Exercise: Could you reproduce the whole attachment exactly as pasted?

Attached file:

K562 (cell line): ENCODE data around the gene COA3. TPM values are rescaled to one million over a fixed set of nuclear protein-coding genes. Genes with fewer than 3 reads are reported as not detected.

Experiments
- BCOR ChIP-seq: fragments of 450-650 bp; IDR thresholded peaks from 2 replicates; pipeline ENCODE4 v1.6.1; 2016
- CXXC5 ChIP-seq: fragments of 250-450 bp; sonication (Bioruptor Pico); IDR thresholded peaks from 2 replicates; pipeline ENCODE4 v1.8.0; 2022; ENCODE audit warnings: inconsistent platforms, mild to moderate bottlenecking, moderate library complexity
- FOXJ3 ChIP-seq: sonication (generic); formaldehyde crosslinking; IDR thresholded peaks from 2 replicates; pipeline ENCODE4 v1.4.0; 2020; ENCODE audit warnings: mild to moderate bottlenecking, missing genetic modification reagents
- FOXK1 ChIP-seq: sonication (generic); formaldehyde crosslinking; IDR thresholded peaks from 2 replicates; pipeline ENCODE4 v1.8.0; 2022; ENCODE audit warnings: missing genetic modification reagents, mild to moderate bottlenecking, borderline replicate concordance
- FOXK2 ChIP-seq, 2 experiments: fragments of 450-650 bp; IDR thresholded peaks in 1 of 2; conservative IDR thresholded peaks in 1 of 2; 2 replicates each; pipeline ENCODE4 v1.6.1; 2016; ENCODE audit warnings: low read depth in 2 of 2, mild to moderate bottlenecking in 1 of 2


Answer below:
K562 (cell line): ENCODE data around the gene COA3. TPM values are rescaled to one million over a fixed set of nuclear protein-coding genes. Genes with fewer than 3 reads are reported as not detected.

Experiments
- BCOR ChIP-seq: fragments of 450-650 bp; IDR thresholded peaks from 2 replicates; pipeline ENCODE4 v1.6.1; 2016
- CXXC5 ChIP-seq: fragments of 250-450 bp; sonication (Bioruptor Pico); IDR thresholded peaks from 2 replicates; pipeline ENCODE4 v1.8.0; 2022; ENCODE audit warnings: inconsistent platforms, mild to moderate bottlenecking, moderate library complexity
- FOXJ3 ChIP-seq: sonication (generic); formaldehyde crosslinking; IDR thresholded peaks from 2 replicates; pipeline ENCODE4 v1.4.0; 2020; ENCODE audit warnings: mild to moderate bottlenecking, missing genetic modification reagents
- FOXK1 ChIP-seq: sonication (generic); formaldehyde crosslinking; IDR thresholded peaks from 2 replicates; pipeline ENCODE4 v1.8.0; 2022; ENCODE audit warnings: missing genetic modification reagents, mild to moderate bottlenecking, borderline replicate concordance
- FOXK2 ChIP-seq, 2 experiments: fragments of 450-650 bp; IDR thresholded peaks in 1 of 2; conservative IDR thresholded peaks in 1 of 2; 2 replicates each; pipeline ENCODE4 v1.6.1; 2016; ENCODE audit warnings: low read depth in 2 of 2, mild to moderate bottlenecking in 1 of 2